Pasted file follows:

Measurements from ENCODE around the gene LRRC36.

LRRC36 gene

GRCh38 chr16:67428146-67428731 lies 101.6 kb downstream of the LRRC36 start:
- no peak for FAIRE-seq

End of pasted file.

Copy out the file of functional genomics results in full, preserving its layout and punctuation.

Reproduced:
Measurements from ENCODE around the gene LRRC36.

LRRC36 gene

GRCh38 chr16:67428146-67428731 lies 101.6 kb downstream of the LRRC36 start:
- no peak for FAIRE-seq